Relations by Richard King

Story type: Essay

Our Relations are a race apart. They are not often our friends; rarer still are they our enemies. They are just “relations”–men and women who treat our endeavours towards righteousness with all the outspoken hostility of those who dislike us, whom yet we do not want to quarrel with because then there may be nobody left except the village doctor to bury us.

Relations always seem to know us too little, and too well. The good in us is continually warped by the bad in us–which, in parenthesis, is the only one of our secrets relatives ever seem able to keep. To tell the world of our faults would be like throwing mud at the family tree. Moreover, relations always seem born with long memories. There is no one in this world who remembers quite so far back, nor quite so vividly, as a mother-in-law. And one’s relations-in-law are but one’s own relations in a concentrated and more virulent form. And yet everybody is somebody’s relation. You consider that remark trite, perhaps? Well, “trite” it undoubtedly is, and yet it is extremely difficult to realise. The middle-aged woman whom you find so charming, so sympathetic, so very “understanding,” may send her nephews and nieces fleeing in all directions the moment she appears among them. The man you look upon as being an insufferable bore may still be Miss Somebody-or-other’s best beloved Uncle John. It is so hard to explain. It is almost as hard to explain as the charm of the man your closest woman-friend marries. What she can see in him you cannot for the life of you perceive, while he, on his part, secretly wonders why the woman he loves ever sought friendship with such a pompous, dull ass as you are. Love is blind, so they say. Well, so is friendship–so are relations–blind to everything except your faults.

Another odd thing about relations is that only very rarely can you ever make friends with them. At best, your intimacy amounts to nothing more than a truce. You are extremely lucky if it isn’t open warfare. They know at once too little about you and too much. They never by any chance acknowledge that you have changed, that you are a better man than once you were. What you have once been, in their opinion, you will always be–so help-them-heaven-to-hide-the-wine-cellar-key! You may change your friends as you “grow out” of them, or they “grow out” of you; but your relations are for ever immutable. The friends of your youth you have sometimes nothing in common with later on, except “memories”; and except for these “memories” there is little or no tie between you. But the “memories” of friends centre around pleasant things, whereas the “memories” of relations seem to specialise at all times in the disagreeable. Moreover, relations will never acknowledge that you have ever really grown up. This is one of their most tiresome characteristics. To them you will always be the little boy who forgot to write profusive thanks for the half-a-crown they gave you when you first went to school. You can always tell the man or woman who live among their relatives. They possess no individuality, no “vision”; they are narrow, self-centred, pompous, clannish–with that clannishness which means only complete self-satisfaction with the clan. They take their mental and moral “cue” from the oldest generation among them. The younger members are, metaphorically speaking, patted on the head and told to believe in grandpapa as they believe in God.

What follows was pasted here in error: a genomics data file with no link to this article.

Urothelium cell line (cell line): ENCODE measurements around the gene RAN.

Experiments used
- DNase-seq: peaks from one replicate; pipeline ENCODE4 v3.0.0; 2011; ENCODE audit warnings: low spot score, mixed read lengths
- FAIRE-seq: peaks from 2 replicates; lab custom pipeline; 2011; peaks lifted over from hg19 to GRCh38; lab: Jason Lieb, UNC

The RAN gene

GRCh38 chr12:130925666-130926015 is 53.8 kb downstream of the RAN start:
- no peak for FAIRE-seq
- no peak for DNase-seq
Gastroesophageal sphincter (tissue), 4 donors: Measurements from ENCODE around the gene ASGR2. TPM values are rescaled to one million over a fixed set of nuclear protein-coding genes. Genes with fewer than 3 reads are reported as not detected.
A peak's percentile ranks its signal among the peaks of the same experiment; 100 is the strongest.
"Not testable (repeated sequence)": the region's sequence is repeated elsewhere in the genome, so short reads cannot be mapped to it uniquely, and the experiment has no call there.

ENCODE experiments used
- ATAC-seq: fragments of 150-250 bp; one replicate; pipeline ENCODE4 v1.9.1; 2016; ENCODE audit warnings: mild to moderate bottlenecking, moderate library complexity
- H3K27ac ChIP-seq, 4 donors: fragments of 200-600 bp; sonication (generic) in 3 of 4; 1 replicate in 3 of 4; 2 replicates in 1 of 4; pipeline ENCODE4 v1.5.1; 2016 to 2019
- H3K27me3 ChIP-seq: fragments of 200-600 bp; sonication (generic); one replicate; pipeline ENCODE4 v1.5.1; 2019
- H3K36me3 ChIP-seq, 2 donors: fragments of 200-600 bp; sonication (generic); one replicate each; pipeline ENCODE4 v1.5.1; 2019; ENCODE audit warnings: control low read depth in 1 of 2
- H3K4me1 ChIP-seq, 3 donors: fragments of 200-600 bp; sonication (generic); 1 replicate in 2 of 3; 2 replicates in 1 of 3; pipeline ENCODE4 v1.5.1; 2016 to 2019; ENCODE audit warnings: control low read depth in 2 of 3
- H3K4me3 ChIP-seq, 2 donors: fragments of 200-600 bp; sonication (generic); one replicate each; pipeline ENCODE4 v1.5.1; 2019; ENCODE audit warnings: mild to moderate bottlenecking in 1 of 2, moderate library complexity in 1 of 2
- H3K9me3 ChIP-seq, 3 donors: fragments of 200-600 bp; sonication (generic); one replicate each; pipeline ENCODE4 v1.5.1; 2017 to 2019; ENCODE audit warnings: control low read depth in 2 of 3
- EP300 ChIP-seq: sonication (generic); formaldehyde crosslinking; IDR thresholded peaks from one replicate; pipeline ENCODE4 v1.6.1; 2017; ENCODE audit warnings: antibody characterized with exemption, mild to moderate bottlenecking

No, the great benefit of having relations is to come back to them. To visit them is like stirring up once more the memories of your lost youth, which time and distance have rendered faint. And to return once more to one’s youth is good for every man. It makes him realise himself, and the “thread” which has been running through his life linking all the incidents together. And, as I said before, relations are agreeable adjuncts at your own funeral, since you may always depend upon them saying nice things about you when it’s too late for you to hear them. Friends will never do that. They don’t need to. They carry your epitaph with them written on their own hearts. The “nice” things have been said–they have been said to YOU.

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